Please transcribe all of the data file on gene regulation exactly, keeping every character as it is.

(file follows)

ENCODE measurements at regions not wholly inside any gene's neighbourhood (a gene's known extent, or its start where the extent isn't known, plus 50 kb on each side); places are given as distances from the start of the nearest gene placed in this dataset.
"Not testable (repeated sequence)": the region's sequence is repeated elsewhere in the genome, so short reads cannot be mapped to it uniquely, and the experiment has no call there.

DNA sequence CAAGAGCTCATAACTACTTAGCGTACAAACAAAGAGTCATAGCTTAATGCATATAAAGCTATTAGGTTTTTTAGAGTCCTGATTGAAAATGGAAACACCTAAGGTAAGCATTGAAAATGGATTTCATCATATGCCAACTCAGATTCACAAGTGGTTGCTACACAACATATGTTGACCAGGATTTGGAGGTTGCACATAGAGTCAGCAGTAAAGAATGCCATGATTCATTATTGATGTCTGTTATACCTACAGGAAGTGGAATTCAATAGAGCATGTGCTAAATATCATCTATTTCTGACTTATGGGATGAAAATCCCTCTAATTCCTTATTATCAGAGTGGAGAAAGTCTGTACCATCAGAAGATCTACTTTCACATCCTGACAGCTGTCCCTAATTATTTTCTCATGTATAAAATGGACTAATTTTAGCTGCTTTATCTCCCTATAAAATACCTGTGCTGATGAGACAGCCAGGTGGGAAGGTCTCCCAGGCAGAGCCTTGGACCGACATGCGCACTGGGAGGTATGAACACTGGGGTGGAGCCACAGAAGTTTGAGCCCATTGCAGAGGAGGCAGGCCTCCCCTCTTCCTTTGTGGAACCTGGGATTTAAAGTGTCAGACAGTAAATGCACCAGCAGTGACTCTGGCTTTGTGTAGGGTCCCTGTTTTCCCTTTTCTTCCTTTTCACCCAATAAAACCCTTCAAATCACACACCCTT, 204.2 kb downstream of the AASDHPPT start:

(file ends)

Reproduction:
ENCODE measurements at regions not wholly inside any gene's neighbourhood (a gene's known extent, or its start where the extent isn't known, plus 50 kb on each side); places are given as distances from the start of the nearest gene placed in this dataset.
"Not testable (repeated sequence)": the region's sequence is repeated elsewhere in the genome, so short reads cannot be mapped to it uniquely, and the experiment has no call there.

DNA sequence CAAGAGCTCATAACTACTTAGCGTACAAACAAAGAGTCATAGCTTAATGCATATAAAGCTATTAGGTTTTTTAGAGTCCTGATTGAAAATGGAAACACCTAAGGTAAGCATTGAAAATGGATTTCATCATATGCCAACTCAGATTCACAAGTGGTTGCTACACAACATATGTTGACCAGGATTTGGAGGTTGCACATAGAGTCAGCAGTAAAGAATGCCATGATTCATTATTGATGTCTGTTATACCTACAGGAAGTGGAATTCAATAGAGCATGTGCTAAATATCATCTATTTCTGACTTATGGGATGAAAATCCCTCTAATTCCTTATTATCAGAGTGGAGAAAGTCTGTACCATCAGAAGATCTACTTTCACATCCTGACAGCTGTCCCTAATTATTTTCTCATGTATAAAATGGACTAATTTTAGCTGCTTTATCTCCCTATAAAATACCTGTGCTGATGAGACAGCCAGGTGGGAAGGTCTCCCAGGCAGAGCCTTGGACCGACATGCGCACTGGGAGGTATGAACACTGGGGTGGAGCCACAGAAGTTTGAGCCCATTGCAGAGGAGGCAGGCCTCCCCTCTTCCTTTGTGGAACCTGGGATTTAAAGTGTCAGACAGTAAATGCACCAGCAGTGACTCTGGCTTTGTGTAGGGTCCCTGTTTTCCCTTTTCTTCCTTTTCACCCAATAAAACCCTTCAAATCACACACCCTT, 204.2 kb downstream of the AASDHPPT start: